He describes the classic English speaker's complete inability to distinguish between the French words 'dessus' and 'desous' (above and below... which is kind of important). And then explains how to make a French 'u' sound by using English phonemes. First arrange your lips teeth and tongue to make the sound 'ee' as in bleed and then keeping the tongue and teeth in that position round your lips to make an 'o' as in blow. Practise that for a bit and you will start to hear the difference between 'dessus' and 'dessous'.

This fundamental weakness of blaming people for not being able to distinguish between things of which they have no experience and then overreacting to their failing plays itself out across the sector daily. 

Friday, May 4, 2018

Not with a bang but a whimper

When I started blogging almost exactly seven years ago, I did it as a commitment to reflection and self improvement. The idea was that there would be a twofold benefit:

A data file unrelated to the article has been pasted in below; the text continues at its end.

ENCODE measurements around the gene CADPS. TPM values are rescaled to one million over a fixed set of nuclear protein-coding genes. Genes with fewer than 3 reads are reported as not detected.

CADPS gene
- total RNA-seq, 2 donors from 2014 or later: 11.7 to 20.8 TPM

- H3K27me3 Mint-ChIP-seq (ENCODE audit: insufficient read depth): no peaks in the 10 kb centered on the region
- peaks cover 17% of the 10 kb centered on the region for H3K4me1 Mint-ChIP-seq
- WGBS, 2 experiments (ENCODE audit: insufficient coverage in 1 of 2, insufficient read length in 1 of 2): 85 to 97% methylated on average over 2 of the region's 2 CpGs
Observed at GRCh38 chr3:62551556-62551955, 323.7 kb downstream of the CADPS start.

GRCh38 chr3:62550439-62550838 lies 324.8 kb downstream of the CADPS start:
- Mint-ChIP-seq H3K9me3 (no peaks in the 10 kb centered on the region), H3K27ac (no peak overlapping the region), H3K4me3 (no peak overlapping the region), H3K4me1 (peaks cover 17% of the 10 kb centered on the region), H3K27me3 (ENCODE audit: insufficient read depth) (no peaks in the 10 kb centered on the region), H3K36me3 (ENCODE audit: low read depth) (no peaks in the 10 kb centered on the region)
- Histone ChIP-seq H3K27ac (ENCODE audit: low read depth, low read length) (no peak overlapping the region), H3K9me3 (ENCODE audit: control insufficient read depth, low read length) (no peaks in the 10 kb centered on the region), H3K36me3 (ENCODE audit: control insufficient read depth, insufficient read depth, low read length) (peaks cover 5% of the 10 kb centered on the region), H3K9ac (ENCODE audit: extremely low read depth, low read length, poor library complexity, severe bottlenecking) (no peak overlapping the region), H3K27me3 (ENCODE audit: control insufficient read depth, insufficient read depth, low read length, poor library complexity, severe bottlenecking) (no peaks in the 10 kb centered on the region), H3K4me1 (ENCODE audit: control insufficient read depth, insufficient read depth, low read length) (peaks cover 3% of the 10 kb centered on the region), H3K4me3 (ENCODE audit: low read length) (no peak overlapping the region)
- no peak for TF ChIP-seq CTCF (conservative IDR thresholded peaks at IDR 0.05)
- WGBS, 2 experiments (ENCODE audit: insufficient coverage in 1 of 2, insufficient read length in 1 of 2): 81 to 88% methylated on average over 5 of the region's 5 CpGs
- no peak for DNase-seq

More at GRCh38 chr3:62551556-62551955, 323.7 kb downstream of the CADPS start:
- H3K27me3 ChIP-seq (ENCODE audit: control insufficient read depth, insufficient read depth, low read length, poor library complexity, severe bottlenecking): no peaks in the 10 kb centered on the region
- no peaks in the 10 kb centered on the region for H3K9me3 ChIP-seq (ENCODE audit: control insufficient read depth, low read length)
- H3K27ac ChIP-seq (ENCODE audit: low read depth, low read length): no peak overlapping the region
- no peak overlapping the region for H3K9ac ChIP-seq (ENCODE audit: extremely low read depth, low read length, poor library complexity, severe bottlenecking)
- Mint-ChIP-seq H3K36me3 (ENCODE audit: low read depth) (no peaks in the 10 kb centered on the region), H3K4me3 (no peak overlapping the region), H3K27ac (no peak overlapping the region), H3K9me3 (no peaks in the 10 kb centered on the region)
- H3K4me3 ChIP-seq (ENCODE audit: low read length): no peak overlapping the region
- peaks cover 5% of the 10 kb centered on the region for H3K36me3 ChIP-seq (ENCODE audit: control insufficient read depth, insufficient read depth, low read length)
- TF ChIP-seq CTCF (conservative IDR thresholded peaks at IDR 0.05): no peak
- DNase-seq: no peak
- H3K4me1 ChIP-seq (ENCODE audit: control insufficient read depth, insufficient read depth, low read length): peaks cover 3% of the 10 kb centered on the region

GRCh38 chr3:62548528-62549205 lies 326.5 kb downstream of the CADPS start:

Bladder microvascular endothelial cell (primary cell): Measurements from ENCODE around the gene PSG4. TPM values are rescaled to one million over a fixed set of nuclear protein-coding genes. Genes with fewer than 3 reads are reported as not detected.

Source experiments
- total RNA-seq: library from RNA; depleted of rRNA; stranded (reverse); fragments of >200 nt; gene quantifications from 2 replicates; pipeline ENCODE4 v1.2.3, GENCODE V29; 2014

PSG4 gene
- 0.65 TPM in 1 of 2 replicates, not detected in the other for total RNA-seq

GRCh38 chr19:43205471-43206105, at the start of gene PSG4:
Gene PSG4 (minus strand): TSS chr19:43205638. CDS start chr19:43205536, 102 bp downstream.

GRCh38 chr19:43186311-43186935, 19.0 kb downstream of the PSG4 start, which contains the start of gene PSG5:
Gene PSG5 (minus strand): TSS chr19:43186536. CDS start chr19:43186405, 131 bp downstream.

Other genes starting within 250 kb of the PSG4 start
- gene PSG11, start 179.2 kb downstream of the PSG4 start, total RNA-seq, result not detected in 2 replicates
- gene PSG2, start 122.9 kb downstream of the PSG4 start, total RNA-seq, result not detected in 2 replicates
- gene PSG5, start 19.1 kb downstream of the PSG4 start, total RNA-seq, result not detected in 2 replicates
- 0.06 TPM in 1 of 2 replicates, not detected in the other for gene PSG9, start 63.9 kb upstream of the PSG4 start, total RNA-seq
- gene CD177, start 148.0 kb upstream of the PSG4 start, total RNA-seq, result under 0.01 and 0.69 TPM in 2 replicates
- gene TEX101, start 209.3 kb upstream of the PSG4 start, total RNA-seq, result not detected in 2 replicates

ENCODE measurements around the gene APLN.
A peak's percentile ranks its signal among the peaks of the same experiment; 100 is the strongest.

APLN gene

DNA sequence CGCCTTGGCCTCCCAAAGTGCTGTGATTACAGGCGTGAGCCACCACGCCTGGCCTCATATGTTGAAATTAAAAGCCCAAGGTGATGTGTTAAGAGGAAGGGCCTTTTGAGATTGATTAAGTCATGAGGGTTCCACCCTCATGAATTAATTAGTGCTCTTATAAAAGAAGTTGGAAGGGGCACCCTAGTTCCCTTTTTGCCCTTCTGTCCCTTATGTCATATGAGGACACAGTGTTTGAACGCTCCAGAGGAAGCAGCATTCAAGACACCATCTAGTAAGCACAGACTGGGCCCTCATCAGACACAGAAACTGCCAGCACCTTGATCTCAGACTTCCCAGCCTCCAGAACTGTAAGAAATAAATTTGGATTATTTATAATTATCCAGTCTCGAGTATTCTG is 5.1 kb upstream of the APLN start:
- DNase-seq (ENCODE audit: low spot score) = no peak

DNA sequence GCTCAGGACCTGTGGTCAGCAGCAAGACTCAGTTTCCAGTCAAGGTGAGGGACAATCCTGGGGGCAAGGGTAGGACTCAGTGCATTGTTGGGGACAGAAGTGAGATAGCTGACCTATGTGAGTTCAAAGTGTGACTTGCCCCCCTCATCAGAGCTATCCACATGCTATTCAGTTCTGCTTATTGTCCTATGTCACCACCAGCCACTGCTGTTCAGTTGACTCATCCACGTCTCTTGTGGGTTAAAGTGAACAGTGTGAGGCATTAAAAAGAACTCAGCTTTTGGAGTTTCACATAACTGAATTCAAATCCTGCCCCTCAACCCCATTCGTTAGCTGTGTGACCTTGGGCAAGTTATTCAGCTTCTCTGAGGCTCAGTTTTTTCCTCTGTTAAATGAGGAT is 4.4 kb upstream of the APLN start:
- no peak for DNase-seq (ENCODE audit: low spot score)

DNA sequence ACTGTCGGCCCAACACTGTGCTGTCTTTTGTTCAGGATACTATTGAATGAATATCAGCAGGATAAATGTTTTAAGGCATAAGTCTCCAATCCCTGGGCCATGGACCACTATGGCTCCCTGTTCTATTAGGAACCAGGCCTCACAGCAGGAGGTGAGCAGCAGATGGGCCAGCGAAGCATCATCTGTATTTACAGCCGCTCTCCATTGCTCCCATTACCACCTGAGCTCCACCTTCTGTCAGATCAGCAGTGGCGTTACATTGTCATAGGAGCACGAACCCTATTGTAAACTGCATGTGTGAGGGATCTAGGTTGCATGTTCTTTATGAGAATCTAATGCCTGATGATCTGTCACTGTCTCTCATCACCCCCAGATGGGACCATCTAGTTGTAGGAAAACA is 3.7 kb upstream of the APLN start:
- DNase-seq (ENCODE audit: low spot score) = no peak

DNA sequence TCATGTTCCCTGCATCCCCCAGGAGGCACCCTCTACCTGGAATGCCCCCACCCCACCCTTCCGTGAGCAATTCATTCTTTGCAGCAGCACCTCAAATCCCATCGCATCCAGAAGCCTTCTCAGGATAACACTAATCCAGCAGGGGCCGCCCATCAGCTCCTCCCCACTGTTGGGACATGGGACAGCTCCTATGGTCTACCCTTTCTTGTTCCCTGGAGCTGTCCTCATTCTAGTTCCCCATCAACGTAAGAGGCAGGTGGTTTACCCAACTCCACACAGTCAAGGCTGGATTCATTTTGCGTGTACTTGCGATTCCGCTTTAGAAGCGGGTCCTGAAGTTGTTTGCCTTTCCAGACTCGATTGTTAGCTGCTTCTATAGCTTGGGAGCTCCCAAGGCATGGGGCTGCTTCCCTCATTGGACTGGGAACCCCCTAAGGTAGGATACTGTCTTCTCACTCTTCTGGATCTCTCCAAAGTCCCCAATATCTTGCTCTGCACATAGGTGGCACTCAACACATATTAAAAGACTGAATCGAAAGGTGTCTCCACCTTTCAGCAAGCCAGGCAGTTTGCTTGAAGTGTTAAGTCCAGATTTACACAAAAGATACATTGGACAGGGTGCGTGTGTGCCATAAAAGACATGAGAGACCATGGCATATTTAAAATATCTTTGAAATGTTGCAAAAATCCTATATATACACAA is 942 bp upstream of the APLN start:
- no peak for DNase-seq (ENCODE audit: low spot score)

1. By writing down my ideas and opinions, I would be forced to think a little harder and more formally about them
  2. By publishing them openly and accepting and adapting them in light of criticism and challenge, the ideas get better
If I am honest, as I promised to be in my first blog, I have had lots of benefit from the first point but less from the second. This is mainly because I have never really been challenged. I suspect that this is not because people agree with me but simply because nobody knows I am here. The internet is a big place…

However, it is entirely in this spirit that I write today's piece as I genuinely don’t know if this is right and I am feeling for something.